Prognosis and survival for liver cancer
If you have liver cancer, you may have questions about your prognosis. A prognosis is the doctor’s best estimate of how cancer will affect a person and how it will respond to treatment. Prognosis and survival depend on many factors. Only a doctor familiar with a person’s medical history, type of cancer, stage, characteristics of the cancer, treatments chosen and response to treatment can put all of this information together with survival statistics to arrive at a prognosis.
A prognostic factor is an aspect of the cancer or a characteristic of the person that the doctor will consider when making a prognosis. A predictive factor influences how a cancer will respond to a certain treatment. Prognostic and predictive factors are often discussed together, and they both play a part in deciding on a treatment plan and a prognosis.
The following are prognostic and predictive factors for liver cancer.
The stage is one of the most important prognostic factors for hepatocellular carcinoma. People with liver cancer that is BCLC stage 0 or A have a more favorable prognosis than people with liver cancer that is BCLC stage B, C or D.
People with poor liver function caused by the tumour, scarring of the liver (called cirrhosis) or hepatitis have a less favourable prognosis.
Performance status is the measure of how well a person can do ordinary tasks and carry out daily activities. People with a poor performance status have a less favourable prognosis than people with a good or fair performance status.
People with multiple tumours have a less favourable prognosis than those with only one tumour. When the tumours are in both lobes, the prognosis is poorer than when the tumours are all in one lobe of the liver.
A tumour that has grown into, or invaded, blood vessels has a poor prognosis.
A tumour growing inside the blood vessels has a poor prognosis.
A tumour larger than 5 cm has a less favourable prognosis than smaller tumours.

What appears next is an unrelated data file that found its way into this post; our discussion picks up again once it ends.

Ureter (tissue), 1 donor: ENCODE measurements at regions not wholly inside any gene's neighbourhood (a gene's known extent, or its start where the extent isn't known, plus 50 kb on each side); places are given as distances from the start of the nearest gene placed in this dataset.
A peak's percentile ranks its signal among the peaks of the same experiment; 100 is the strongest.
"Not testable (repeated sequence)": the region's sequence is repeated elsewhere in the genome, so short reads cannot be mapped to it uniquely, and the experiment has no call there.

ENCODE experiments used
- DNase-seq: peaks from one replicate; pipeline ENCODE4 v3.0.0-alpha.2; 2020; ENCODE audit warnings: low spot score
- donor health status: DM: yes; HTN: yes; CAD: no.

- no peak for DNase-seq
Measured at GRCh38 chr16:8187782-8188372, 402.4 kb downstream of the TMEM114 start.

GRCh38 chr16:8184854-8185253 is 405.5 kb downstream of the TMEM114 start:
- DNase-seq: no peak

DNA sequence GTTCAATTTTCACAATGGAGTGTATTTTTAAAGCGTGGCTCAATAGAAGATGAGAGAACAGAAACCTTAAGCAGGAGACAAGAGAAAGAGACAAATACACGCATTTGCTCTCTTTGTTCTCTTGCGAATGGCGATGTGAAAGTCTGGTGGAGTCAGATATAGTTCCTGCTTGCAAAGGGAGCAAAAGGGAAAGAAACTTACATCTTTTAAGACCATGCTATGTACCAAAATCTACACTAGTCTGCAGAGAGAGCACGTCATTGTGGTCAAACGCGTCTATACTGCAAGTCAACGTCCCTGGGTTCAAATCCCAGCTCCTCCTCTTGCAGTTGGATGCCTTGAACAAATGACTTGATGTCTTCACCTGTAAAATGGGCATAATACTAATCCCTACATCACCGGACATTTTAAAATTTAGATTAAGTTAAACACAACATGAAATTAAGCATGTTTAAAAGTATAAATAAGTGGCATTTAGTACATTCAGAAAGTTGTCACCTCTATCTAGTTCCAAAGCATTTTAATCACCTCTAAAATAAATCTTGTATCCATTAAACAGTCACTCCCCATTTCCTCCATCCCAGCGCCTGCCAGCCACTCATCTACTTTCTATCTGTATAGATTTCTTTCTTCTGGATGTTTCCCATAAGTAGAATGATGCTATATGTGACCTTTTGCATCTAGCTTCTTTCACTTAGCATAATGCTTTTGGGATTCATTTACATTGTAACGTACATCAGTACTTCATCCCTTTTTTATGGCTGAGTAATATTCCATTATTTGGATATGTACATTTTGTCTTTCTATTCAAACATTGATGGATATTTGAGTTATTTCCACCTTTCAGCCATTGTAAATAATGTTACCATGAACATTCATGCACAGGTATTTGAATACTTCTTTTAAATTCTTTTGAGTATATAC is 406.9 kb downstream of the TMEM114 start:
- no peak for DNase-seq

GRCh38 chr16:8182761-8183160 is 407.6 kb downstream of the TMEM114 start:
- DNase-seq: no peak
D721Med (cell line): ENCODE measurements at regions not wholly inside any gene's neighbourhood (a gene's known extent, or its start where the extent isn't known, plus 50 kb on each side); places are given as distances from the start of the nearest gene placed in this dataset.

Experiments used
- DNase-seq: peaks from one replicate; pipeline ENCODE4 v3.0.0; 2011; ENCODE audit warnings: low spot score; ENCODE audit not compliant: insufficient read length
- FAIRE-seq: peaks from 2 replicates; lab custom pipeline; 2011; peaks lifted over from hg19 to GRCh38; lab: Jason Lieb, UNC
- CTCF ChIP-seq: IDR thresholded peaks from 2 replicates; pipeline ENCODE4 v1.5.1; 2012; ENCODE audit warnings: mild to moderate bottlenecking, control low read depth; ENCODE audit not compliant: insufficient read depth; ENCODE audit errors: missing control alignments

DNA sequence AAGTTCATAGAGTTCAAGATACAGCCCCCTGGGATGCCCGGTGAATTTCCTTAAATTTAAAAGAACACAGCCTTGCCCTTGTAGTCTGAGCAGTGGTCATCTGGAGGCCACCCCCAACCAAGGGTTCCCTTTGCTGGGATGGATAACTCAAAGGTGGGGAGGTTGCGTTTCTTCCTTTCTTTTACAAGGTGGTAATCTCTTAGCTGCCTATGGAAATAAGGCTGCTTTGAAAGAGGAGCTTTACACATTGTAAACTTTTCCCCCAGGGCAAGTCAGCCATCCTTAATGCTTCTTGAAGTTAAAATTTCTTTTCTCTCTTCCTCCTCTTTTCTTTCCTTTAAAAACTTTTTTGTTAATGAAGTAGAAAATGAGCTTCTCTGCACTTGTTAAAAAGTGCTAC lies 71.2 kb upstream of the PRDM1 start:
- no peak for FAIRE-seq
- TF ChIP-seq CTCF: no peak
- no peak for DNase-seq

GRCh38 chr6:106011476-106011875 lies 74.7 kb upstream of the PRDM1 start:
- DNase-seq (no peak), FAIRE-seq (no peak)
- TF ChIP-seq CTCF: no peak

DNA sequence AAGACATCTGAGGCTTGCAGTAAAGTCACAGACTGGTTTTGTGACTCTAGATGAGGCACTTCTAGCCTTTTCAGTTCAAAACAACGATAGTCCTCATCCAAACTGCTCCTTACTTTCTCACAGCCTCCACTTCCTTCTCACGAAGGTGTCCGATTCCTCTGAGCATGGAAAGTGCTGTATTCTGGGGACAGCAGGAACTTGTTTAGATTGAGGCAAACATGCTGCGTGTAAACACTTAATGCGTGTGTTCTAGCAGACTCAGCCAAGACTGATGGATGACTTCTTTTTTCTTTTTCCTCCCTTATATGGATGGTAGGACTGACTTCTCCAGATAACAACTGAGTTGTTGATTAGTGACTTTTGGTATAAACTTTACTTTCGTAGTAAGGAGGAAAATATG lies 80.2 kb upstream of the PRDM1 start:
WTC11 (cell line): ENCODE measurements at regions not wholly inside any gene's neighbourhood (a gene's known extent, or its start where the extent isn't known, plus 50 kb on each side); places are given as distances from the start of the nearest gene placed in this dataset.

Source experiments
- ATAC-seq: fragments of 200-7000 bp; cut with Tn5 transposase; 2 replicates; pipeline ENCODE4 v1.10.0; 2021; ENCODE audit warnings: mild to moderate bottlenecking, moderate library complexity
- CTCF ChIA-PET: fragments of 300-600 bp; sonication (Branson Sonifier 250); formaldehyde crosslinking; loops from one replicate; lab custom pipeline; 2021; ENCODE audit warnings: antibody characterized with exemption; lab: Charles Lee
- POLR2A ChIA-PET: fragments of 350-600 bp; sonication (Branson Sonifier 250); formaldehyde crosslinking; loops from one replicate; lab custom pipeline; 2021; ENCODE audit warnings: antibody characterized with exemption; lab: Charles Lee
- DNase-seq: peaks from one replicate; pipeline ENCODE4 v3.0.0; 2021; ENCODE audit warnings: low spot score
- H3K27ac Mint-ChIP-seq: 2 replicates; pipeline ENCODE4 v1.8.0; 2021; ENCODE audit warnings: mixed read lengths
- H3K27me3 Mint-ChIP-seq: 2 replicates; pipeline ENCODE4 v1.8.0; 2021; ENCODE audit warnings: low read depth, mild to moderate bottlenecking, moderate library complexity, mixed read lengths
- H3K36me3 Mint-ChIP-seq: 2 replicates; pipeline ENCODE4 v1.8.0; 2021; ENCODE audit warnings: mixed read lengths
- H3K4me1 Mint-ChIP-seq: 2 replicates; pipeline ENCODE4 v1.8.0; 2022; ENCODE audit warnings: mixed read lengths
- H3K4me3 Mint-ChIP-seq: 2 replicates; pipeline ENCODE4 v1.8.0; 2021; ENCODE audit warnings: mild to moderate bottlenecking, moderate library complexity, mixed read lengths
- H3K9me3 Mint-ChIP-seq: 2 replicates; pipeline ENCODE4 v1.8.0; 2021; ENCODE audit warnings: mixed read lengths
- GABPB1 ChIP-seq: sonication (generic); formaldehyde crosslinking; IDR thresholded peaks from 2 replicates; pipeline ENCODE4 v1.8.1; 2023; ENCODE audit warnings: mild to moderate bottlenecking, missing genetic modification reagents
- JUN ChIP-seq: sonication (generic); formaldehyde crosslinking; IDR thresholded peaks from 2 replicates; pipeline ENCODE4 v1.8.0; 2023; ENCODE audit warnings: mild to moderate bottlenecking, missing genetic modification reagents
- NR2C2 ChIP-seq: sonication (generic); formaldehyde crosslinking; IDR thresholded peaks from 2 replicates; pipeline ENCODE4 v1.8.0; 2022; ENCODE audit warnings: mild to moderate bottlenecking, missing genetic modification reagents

Type of tumour
Fibrolamellar carcinoma has a more favourable prognosis than other types of liver cancer. These tumours do not grow very deeply into the surrounding tissues, so doctors can usually completely remove them with surgery.
The Child-Pugh score
The Child-Pugh score is used to determine when it is safe to perform surgery. It is a scoring system that measures the level of liver damage or failure caused by cirrhosis (an abnormal condition in which healthy liver tissue is replaced by scar tissue). It looks at the following factors (each factor is given between 1 and 3 points):
- if there is a buildup of fluid in the abdomen (called ascites)
- if there are symptoms of hepatic encephalopathy (a condition that develops when the liver doesn’t work properly and waste products build up in the blood)
- bilirubin level
- albumin level
- how long it takes blood to clot (called prothrombin time, or PT)
|Factor||Number of points given|
grade 1 – mild
some changes to mental and physical function
grade 2 – moderate
many changes to mental and physical function
grade 3 – poor
significant changes to mental and physical function
grade 4 – severe
significant changes to mental and physical function or coma
less than 2
between 2 and 3
greater than 3
greater than 3.5
between 2.8 and 3.4
less than 2.8
prolongation of prothrombin time (seconds)
between 1 and 3
between 4 and 6
greater than 6
The total number of points across the categories are added together to get the Child-Pugh score:
- A = 5–6 points
- B = 7–9 points
- C = 10–15 points
A high Child-Pugh score means that surgery is not safe to do and should not be performed. People who can’t have surgery have a less favourable prognosis than people who can have surgery to remove liver cancer.
Now I know that I will help someone with cancer even after I’m gone. It’s a footprint I want to leave behind me.
What’s the lifetime risk of getting cancer?
The latest Canadian Cancer Statistics report shows about half of Canadians are expected to be diagnosed with cancer in their lifetime.